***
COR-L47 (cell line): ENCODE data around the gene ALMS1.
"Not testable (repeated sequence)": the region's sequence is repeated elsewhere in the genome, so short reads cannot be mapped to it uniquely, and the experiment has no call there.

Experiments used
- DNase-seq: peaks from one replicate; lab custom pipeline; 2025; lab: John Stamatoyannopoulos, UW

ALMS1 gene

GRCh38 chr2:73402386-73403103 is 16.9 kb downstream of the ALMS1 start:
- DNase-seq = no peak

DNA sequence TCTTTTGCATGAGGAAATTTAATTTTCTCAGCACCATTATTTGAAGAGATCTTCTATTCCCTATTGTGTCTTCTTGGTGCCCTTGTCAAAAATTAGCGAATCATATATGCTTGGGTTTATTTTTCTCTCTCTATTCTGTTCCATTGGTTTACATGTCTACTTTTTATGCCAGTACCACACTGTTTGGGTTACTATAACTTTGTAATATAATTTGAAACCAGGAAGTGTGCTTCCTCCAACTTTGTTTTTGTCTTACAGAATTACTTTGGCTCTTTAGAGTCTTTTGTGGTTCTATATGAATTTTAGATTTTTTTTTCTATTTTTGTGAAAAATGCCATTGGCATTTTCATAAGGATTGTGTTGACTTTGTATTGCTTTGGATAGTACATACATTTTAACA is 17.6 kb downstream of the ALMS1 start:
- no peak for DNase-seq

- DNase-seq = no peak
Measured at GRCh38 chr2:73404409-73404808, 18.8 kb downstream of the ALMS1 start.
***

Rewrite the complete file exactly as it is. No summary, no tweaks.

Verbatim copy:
COR-L47 (cell line): ENCODE data around the gene ALMS1.
"Not testable (repeated sequence)": the region's sequence is repeated elsewhere in the genome, so short reads cannot be mapped to it uniquely, and the experiment has no call there.

Experiments used
- DNase-seq: peaks from one replicate; lab custom pipeline; 2025; lab: John Stamatoyannopoulos, UW

ALMS1 gene

GRCh38 chr2:73402386-73403103 is 16.9 kb downstream of the ALMS1 start:
- DNase-seq = no peak

DNA sequence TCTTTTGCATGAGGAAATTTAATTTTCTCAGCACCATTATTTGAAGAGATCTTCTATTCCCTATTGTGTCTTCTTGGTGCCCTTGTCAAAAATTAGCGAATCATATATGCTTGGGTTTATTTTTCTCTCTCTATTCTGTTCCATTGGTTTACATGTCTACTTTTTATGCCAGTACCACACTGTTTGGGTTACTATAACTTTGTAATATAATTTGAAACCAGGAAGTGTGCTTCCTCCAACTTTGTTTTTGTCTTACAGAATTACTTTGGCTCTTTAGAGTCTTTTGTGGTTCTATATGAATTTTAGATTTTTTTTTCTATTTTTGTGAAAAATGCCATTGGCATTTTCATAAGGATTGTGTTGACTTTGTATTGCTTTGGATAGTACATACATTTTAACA is 17.6 kb downstream of the ALMS1 start:
- no peak for DNase-seq

- DNase-seq = no peak
Measured at GRCh38 chr2:73404409-73404808, 18.8 kb downstream of the ALMS1 start.